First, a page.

National City California History
Although National City is often characterized by its rich historical past, it is actually more than that. At the heart of all this is the most popular thing to do and see in the city of Los Angeles, which includes a variety of restaurants, bars, hotels, shops, cafes and restaurants. Not surprisingly, this has given rise to a distinctive personality that is present throughout the region, not only as a tourist destination, but also as a cultural centre.
Besides the streets below the surface, the National City also features a number of historic buildings, including the Los Angeles County Courthouse, the National Museum of Natural History and the San Fernando Valley Museum. The historic building on the corner of National Boulevard and National - City Blvd, once one of the most important landmarks in the city's history, still serves as a Highland Museum and an important cultural center for the city's inhabitants.
There is also an unincorporated area of San Diego County known as Lincoln Acres, which shares the 91950 ZIP code with National City. Although located in the unincorporated Los Angeles County region and not part of the city, LincolnAcres is located south of National Boulevard and National - City Blvd.
National City is bounded by National Boulevard, National - City Blvd. and National Avenue and is located in the Los Angeles County non-incorporated region of San Diego County. The National City's broader city boundaries include the city of La Jolla, San Bernardino County and the San Gabriel Valley, as well as the city of El Cajon.
National City is rich in history, and some of its sites are on the National Register of Historic Places in California. National City was introduced on the historic path of the SCEDC - in the map tour map as a must - visit historic city.
Most of the current area of the National City is occupied by a plant community composed mainly of drought-resistant shrubs. Padres called the land La Purisima Concepcion and it was used by the Mission San Diego Alcala in 1769. The soldiers of the San Diego Presidio wrested it from the mission so they could graze there, but it was Rancho for them.
After Mexico declared independence from Spain in 1810, California came under Mexican control. The ranch was renamed Rancho del Rey, meaning "Rancho of the Nation," to reflect the autonomy of a monarchy. When Mexico formed its own government in 1831, it was known as the Rancho de Nacion or National Ranch.
On February 21, 1866, President Andrew Johnson granted a US land patent and cited the name in the grant of the land patent. It was registered in the US Register of Land Patents, the first of its kind in the country and the only one in California.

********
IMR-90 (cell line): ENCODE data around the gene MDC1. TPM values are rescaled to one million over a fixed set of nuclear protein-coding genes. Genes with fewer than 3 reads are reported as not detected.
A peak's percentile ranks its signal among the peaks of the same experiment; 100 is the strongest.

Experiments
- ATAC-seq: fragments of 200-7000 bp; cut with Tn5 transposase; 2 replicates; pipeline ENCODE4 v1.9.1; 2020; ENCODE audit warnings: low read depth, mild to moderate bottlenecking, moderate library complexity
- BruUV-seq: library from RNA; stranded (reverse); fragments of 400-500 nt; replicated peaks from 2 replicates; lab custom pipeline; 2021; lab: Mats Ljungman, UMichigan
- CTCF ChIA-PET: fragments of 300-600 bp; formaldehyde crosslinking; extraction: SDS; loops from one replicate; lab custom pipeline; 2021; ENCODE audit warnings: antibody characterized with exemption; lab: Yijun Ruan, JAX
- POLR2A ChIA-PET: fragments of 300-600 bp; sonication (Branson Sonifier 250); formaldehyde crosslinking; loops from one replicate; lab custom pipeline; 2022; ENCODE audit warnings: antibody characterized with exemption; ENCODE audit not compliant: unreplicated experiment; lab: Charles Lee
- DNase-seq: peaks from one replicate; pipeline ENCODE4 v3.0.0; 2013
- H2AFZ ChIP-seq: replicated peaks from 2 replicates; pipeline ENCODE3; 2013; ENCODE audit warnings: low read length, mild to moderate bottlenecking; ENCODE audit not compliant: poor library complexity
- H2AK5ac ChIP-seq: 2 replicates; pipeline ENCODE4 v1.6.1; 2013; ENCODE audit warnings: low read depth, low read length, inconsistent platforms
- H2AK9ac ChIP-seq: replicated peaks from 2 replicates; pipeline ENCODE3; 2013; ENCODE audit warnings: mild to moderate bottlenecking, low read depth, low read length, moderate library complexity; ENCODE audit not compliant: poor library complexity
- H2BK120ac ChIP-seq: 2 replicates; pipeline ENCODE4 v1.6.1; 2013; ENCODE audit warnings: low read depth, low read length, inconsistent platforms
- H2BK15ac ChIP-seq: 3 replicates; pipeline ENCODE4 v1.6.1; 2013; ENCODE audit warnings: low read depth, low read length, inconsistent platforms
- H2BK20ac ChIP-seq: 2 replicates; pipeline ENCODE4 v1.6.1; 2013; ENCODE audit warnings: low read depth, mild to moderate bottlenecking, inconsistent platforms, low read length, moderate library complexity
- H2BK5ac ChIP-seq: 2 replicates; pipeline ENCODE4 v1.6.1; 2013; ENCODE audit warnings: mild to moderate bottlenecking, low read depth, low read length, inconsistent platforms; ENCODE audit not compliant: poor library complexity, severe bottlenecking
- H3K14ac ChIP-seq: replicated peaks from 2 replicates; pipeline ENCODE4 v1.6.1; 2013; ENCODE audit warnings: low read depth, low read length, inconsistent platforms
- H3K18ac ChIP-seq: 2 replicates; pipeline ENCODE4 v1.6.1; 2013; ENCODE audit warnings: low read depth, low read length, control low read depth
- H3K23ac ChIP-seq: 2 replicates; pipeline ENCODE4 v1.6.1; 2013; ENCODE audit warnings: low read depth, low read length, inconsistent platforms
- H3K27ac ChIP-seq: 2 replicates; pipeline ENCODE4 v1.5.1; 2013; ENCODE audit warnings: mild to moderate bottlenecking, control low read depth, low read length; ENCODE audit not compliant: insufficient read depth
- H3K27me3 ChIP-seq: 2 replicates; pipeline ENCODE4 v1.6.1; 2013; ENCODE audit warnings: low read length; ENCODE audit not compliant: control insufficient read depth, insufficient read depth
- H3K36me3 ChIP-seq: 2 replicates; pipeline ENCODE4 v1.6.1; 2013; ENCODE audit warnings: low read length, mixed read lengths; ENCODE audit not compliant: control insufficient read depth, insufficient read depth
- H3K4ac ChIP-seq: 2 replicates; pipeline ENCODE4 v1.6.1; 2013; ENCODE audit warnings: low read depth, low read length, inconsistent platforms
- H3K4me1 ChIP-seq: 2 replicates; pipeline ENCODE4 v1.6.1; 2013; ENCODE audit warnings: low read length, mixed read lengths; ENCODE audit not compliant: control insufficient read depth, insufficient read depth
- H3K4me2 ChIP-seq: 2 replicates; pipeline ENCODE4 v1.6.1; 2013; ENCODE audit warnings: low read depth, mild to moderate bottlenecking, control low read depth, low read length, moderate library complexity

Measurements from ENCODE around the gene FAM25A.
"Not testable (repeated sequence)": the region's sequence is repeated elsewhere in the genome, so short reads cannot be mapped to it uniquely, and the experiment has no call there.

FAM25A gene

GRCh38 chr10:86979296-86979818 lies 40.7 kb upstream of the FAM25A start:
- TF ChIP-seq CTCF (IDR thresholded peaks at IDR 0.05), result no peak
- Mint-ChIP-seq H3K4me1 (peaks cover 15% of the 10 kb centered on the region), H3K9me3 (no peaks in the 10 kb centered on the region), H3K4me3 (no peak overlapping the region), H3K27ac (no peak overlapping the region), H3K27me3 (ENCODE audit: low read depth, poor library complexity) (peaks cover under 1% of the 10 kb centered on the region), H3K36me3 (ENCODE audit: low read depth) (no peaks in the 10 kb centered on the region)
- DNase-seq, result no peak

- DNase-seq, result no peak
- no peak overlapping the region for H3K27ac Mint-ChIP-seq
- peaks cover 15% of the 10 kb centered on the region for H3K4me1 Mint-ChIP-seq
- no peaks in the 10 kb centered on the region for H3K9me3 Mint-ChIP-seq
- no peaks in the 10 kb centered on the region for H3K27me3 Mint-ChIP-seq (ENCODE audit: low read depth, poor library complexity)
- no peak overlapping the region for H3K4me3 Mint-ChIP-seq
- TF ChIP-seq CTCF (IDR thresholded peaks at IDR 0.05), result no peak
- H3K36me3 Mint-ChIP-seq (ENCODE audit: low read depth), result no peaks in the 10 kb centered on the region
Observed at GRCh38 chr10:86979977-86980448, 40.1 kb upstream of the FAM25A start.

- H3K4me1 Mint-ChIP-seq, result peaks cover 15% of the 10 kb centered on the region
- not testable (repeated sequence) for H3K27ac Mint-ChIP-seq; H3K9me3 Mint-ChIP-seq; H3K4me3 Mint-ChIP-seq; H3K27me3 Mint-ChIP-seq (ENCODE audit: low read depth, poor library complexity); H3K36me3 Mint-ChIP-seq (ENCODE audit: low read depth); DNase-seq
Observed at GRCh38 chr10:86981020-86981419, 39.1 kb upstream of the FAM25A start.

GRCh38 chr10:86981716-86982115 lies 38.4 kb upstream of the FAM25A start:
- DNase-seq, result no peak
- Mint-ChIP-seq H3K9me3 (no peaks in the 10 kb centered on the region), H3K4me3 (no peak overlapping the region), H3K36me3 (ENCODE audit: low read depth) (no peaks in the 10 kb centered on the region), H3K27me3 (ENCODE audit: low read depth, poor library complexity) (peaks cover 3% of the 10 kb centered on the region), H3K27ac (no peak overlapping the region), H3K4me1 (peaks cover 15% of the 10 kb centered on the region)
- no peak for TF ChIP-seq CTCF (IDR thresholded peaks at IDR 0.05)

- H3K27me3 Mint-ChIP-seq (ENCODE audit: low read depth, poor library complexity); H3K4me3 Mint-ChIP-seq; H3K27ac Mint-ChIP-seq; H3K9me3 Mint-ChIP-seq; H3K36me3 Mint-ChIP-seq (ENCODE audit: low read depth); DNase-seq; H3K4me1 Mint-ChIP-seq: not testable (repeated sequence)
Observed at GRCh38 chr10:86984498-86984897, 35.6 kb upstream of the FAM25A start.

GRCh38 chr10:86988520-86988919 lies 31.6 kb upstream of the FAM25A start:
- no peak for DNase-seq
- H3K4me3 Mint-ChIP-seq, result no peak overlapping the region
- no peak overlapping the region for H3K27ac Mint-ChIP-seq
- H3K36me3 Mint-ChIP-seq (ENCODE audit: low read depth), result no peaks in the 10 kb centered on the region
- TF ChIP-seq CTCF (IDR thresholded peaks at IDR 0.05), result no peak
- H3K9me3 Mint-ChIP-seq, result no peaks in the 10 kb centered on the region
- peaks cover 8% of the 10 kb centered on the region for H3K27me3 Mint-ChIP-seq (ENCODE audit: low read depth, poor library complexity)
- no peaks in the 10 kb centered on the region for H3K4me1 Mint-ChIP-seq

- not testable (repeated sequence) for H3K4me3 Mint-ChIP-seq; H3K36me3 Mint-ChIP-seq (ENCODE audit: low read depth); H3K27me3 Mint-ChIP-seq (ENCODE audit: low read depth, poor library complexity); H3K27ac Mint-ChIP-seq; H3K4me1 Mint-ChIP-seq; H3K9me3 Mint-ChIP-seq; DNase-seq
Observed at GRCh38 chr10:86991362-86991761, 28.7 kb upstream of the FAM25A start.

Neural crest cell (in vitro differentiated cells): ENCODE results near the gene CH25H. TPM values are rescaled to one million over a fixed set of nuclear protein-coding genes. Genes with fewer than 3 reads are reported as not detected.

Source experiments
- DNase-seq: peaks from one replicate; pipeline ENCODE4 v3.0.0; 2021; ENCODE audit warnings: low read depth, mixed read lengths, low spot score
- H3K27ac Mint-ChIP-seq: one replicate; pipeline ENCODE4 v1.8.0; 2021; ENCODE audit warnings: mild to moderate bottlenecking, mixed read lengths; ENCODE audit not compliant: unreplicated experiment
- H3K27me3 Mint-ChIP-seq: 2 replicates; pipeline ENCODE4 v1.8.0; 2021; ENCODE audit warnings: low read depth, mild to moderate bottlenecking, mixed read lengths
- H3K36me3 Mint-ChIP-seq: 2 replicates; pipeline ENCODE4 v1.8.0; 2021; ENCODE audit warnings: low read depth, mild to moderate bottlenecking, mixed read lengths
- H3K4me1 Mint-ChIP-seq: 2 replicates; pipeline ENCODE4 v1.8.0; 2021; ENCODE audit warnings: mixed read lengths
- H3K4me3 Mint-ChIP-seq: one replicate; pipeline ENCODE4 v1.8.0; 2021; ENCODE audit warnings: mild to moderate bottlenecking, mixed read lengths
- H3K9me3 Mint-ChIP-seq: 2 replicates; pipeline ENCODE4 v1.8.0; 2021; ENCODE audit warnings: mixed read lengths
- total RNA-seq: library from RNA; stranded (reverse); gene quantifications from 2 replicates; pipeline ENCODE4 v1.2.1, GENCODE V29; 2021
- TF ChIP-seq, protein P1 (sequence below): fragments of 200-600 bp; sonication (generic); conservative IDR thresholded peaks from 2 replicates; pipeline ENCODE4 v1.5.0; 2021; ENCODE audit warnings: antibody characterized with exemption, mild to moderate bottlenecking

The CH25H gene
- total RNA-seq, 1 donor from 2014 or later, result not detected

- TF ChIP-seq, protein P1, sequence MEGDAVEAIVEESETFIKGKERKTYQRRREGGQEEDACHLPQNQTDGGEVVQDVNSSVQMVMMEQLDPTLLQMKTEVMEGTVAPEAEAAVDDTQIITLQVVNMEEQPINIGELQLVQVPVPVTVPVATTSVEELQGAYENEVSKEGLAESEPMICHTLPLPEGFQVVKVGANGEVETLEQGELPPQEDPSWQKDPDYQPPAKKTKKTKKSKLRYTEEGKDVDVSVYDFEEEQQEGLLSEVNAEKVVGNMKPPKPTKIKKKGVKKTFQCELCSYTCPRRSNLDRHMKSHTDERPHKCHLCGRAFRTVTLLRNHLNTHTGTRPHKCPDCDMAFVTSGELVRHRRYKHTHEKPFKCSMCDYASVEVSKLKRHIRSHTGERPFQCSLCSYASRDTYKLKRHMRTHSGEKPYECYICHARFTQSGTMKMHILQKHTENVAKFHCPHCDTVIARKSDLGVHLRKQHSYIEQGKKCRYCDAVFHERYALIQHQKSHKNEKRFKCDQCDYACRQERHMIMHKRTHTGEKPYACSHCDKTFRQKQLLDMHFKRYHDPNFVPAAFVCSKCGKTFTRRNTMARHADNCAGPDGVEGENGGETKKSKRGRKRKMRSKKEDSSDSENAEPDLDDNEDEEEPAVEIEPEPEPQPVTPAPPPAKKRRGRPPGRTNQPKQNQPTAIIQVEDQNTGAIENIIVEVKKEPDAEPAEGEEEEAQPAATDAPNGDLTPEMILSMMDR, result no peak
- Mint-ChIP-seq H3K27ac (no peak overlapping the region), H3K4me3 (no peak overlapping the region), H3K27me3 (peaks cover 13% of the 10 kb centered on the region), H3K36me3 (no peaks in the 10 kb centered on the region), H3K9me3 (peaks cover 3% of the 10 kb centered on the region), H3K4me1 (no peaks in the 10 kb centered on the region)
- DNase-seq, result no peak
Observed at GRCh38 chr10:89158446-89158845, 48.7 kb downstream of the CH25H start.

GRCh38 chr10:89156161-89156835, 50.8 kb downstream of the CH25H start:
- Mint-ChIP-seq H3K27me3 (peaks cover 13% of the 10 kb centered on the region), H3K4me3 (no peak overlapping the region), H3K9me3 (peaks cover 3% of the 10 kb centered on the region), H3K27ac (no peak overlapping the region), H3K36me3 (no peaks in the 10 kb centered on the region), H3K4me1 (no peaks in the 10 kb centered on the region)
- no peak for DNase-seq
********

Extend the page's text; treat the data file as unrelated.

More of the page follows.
The area, now known as National City, is part of the Kumeyaay Origin Area, which stretches from the San Joaquin Valley to the Sierra Nevada in the north and the Mojave Desert to California's Central Valley. The ranch covered much of what is now known as the "area," as well as parts of Los Angeles, San Bernardino and Ventura counties.
The Mexican government renamed it Rancho de nacion or "Rancho Ranch of the Nation" after independence from Spain in 1810. After California became US territory in 1848, people called it the National Ranch and it was officially incorporated as the National City.
In 1868, brothers Warren Kimball and Frank bought the entire Rancho and began to establish the city while maintaining the national name. Frank Kimballs offered a $10,000 grant to those who had not otherwise accepted the San Diego subsidy.
After much deliberation, it looked as if Santa Fe would accept the subsidy from San Diego County and build the railroad that would connect the east line with the soon-to-be-laid one. On September 2, 1872, representatives of the railways signed a contract to buy the quay and preserve 11,000 hectares of land, including a third of the National City. The newly completed Coronado Railroad, better known as the Belt Line, carried passengers from Coronsado northbound and headed for Barstow, California. In 1886, the first train left the NationalCity and was renamed Bar stow and later San Francisco, San Jose and San Bernardino Railroad.
The name Chula Vista was proposed by resident James D. Schulyer and adopted by the San Diego Land and Town Company. The Mexican government called the land Rancho de la Nacion, or Ranch of the Nation, before the Kimball brothers acquired it.
Frank Kimball was also instrumental in bringing the Santa Fe Railroad to San Diego and giving many people jobs to smooth the national highway to the border. Many people were stuck in the National City and he gave them work to calm the situation. He was the first president of the US Army Corps of Engineers, built in 1882, and an officer in the California National Guard.